I’ve tried to escape to Kansas several times in the past eight years.
Let me start by saying I left the state in 2005 as an unwilling 14-year-old and came back last July. I spent the last eight years in Nebraska, where I went to high school and college.
Nebraska is a fine place.
However, I have this to say to fellow reporter and Nebraskan Kristina Jackson: Kansas is better.
Nebraska is decent.
It just wasn’t where my people were, or my heritage or my home.
I’m speaking about this experience because of Kansas’ recent birthday. In a way, it reminded me of how grateful I am to be here.
ONCE I moved to Nebraska, I led a life in two states.
I was afraid of losing my good friends and precious time with my grandparents in Kansas, so I spent all the time I could my native state.
On weekdays I did kid stuff in high school but at least once, if not twice every month, I traveled two and a half hours from Holdrege, Neb., to my hometown in Belleville on weekends to see my loved ones.
Every time I crossed the border going south, I immediately felt a sense of relief. I was home.
I could manage living in Nebraska, but it just wasn’t where I was supposed to be.
This belief was perpetuated irrationally by the fact that the day I moved to Nebraska, it poured down rain. I was sure it was a bad omen.
Superficially, my loyalty to Kansas was also compromised because the two states were engaged in slight competition, especially since Nebraska was still a part of the Big 12.
I wasn’t adjusting.
SO MY first escape attempt happened when I was 16.
I explored the prospect of living with my father in Belleville, but he ended up moving to Salina a year later.
The opportunity came again to go back south when I was ready for college. Escape attempt number two.
I was ecstatic when I found out I could even nab in-state tuition for Kansas schools because of my dad’s residency, but for some reason I couldn’t bring myself to go back.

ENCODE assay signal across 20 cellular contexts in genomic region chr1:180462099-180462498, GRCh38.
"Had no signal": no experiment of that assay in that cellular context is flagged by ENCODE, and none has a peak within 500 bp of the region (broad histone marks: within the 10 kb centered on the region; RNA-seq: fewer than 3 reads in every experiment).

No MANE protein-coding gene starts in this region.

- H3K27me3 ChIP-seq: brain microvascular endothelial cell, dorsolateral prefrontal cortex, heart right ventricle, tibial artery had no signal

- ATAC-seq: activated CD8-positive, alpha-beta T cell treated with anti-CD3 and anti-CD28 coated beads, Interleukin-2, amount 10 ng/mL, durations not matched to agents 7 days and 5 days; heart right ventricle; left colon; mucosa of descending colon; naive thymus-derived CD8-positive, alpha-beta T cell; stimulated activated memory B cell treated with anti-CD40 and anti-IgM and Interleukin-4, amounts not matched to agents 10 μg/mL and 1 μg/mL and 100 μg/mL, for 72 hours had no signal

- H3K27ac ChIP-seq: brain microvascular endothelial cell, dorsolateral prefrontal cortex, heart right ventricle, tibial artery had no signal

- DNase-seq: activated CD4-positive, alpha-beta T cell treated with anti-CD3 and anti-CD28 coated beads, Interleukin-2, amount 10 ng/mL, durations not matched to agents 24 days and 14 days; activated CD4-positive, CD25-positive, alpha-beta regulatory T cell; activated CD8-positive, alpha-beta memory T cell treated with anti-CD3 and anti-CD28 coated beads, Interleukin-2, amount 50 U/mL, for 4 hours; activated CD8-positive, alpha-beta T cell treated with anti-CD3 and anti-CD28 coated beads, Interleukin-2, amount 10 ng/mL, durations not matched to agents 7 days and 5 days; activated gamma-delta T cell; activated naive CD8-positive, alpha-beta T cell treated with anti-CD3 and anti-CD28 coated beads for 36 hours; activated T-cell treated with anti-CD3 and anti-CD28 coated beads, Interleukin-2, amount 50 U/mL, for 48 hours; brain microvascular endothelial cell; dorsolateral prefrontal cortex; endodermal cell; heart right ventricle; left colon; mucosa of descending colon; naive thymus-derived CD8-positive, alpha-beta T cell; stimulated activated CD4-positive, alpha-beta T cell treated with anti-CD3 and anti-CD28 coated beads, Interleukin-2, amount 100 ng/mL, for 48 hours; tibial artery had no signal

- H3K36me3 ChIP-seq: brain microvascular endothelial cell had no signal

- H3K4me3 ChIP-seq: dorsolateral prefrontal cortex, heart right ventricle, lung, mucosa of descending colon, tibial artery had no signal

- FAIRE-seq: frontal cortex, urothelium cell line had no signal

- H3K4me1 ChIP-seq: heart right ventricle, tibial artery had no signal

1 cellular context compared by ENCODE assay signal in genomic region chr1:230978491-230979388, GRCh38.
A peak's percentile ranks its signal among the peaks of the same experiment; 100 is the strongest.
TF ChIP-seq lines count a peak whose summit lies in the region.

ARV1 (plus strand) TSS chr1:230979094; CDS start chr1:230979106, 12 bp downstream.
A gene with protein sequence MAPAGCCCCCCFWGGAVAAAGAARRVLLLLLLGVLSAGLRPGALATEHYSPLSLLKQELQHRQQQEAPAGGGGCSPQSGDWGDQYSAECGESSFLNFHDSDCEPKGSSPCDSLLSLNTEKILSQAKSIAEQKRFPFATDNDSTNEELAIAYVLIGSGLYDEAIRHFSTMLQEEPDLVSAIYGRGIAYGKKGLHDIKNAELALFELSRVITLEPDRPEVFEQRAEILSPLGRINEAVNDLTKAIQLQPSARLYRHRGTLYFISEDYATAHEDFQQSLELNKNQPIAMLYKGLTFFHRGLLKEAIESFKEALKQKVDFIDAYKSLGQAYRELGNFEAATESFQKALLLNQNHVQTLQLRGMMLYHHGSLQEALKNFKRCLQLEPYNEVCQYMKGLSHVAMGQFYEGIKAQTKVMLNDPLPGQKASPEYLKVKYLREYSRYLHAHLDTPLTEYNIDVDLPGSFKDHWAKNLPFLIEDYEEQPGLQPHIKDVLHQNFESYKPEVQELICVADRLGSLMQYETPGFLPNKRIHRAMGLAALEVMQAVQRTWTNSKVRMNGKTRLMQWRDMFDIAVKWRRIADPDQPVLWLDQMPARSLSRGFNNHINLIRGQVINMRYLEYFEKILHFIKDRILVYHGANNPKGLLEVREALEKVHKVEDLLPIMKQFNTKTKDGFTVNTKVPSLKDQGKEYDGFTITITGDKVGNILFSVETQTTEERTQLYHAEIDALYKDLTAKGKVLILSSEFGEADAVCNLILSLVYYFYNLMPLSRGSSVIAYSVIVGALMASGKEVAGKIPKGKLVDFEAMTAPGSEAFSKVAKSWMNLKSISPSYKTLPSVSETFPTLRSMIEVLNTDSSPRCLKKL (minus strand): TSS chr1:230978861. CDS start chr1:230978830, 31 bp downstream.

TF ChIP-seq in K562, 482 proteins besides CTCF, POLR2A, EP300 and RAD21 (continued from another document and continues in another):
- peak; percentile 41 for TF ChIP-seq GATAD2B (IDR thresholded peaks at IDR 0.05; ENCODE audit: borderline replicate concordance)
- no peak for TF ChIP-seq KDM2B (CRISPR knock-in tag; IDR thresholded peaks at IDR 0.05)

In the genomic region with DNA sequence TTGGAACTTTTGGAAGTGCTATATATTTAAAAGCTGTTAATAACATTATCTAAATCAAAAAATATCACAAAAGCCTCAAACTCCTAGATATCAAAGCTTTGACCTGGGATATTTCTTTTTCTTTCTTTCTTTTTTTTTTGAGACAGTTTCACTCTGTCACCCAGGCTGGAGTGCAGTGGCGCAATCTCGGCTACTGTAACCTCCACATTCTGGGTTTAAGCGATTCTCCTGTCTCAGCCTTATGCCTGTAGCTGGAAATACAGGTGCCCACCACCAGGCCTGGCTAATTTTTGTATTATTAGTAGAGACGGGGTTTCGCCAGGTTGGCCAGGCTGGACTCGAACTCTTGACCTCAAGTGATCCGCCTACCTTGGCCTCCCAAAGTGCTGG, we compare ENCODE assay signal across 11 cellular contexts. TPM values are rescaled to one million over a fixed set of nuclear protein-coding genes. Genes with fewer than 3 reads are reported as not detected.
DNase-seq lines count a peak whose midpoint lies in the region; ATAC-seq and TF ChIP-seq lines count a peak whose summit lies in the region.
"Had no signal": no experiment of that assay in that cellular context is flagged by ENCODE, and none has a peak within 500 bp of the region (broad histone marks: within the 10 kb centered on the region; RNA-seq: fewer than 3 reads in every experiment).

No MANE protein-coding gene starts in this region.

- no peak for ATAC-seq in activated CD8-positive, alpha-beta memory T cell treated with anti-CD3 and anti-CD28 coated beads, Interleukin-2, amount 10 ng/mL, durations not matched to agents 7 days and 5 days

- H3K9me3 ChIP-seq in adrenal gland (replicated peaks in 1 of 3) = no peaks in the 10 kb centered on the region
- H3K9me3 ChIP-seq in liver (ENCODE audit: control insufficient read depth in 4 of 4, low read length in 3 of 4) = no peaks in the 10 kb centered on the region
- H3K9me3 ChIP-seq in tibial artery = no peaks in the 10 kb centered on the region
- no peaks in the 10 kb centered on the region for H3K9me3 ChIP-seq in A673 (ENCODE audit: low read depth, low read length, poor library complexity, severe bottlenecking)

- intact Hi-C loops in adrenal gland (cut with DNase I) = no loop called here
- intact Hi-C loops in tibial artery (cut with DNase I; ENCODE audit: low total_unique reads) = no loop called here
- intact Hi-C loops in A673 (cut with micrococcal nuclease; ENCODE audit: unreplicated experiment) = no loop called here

It was just practical to stay a little further north.
I thought of all the paperwork I would have to do for in-state tuition.
Escape attempt number three came at the end of my sophomore year at University of Nebraska-Lincoln, when I was looking through Facebook photos of a cousin – who seemed to be having a lot of fun at the University of Kansas.
AND I thought: “That’s where I’m supposed to be!”
The anguish really got to me at that point.
I went so far as to apply to KU at the end of my sophomore year, still qualifying for in-state tuition as an extra incentive.
Not practical. Not practical at all.
It would add another year to my education, and I wasn’t willing to live in college poverty that much longer.
Finally, when I was ready to graduate I would have the opportunity again to go back.
I needed my family. I needed the Jayhawks and Wildcats. I needed the sunflower to be my state flower once again.
I’ve been here now for six months and since then, I’ve been making up for lost time.
IT’S BEEN fun, and I’m assured that coming back was the right thing for me to do.
Adjusting to living back home has been interesting, though.
It took me a few months to reacclimatize myself to Kansas because though the two states are pretty similar, there are a few differences.
For one thing, I remain confused about the Kansas Legislature because of its House and Senate.
Nebraska has a unicameral legislature—the odd one out in the whole nation – and now that I’m back, I feel like there are too many Kansas politicians to keep in my sights.
It’s also odd when I run into people who know my family or dead ancestors. That doesn’t happen when you live away from a place your family inhabited for four-plus generations.
After eight long years and three escape attempts, it’s good to be home.